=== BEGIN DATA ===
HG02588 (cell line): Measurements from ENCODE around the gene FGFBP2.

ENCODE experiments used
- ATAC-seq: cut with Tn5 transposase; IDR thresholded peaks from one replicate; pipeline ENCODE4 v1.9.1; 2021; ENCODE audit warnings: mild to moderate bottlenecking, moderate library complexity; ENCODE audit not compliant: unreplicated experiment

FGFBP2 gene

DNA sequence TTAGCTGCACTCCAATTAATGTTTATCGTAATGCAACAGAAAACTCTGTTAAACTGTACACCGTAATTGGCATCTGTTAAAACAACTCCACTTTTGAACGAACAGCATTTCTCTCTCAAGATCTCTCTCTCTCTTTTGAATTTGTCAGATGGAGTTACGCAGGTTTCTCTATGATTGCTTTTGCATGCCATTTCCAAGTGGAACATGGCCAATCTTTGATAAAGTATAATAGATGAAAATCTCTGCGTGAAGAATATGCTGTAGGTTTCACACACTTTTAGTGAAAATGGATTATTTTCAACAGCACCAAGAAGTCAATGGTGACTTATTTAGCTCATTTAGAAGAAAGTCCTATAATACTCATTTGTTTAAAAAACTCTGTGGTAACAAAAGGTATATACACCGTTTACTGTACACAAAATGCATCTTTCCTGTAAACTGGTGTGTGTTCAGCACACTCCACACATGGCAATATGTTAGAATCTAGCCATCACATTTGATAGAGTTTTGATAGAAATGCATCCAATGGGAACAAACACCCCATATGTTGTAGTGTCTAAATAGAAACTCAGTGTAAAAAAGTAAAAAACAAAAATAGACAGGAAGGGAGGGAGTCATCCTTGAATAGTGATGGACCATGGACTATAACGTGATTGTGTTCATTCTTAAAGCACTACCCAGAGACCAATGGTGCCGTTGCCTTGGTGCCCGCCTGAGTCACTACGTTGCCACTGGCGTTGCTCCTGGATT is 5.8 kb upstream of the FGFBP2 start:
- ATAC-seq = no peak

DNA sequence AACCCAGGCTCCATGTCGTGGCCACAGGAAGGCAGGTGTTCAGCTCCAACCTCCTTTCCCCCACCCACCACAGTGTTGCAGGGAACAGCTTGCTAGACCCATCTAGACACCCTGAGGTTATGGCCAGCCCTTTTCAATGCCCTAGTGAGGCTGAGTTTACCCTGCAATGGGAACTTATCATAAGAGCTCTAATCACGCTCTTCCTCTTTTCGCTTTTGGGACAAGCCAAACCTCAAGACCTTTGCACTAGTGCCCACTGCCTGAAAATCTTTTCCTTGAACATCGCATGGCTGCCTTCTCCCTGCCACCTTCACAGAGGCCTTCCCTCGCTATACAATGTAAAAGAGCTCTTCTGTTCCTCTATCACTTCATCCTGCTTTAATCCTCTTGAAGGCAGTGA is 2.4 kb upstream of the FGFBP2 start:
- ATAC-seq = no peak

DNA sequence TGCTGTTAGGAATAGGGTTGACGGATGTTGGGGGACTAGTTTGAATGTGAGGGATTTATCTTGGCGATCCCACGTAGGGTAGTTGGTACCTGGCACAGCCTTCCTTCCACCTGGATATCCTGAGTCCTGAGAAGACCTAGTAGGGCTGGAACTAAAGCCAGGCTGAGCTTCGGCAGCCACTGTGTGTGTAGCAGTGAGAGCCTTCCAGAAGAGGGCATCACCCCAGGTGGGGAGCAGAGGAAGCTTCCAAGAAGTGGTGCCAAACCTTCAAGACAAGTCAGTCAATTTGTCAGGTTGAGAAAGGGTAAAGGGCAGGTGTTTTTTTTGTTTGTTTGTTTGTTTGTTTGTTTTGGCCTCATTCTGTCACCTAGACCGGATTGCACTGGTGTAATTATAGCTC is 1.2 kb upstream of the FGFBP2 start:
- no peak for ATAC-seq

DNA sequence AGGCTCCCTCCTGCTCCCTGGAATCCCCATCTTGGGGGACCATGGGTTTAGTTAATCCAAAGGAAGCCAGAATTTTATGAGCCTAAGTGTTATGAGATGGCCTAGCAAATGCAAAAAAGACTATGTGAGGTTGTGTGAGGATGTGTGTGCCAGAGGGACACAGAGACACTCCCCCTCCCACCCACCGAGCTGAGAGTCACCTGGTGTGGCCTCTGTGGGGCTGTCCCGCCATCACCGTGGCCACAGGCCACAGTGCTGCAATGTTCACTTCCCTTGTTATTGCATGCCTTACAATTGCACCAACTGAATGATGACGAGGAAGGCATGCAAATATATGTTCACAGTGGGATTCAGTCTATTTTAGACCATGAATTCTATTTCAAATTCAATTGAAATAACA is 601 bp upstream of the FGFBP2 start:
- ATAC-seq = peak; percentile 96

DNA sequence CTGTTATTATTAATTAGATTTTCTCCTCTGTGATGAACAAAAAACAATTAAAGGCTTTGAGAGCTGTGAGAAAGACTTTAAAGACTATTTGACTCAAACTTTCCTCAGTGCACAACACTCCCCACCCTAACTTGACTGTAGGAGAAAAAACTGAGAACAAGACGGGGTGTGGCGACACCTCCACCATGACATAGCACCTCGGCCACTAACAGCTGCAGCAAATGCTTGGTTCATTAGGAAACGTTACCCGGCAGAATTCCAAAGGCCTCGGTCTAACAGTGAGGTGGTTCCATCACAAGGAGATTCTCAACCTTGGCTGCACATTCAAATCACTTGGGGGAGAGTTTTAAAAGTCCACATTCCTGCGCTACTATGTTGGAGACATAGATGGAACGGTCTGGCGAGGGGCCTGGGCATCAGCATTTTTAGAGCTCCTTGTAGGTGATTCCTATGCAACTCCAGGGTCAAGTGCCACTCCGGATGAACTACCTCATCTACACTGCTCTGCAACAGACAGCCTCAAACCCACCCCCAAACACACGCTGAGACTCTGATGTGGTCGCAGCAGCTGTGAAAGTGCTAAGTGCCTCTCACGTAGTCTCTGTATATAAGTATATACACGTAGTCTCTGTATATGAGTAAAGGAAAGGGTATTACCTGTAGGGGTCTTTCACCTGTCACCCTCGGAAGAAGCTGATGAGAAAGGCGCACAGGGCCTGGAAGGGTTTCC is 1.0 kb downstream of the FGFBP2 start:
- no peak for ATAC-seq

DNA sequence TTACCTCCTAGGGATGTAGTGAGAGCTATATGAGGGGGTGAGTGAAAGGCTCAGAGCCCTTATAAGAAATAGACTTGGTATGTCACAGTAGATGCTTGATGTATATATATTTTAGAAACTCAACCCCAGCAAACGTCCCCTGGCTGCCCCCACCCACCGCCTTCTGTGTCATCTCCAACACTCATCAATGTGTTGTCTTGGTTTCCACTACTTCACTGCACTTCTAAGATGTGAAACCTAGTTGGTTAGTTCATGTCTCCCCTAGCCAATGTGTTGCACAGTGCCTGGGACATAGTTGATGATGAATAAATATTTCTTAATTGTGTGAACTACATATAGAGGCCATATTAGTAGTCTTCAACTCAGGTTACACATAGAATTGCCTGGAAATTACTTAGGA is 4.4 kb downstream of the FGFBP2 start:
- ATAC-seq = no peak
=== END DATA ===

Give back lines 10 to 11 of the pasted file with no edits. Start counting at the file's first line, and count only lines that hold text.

- no peak for ATAC-seq

DNA sequence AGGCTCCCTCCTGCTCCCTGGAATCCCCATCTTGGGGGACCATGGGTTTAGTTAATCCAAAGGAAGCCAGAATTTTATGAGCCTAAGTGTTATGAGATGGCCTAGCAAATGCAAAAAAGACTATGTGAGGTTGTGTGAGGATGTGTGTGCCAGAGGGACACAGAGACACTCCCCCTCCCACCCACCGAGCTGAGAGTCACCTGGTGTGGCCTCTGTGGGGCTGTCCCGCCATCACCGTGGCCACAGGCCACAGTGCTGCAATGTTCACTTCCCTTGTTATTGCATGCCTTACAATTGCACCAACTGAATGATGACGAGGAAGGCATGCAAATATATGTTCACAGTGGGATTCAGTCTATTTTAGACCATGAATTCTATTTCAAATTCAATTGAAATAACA is 601 bp upstream of the FGFBP2 start: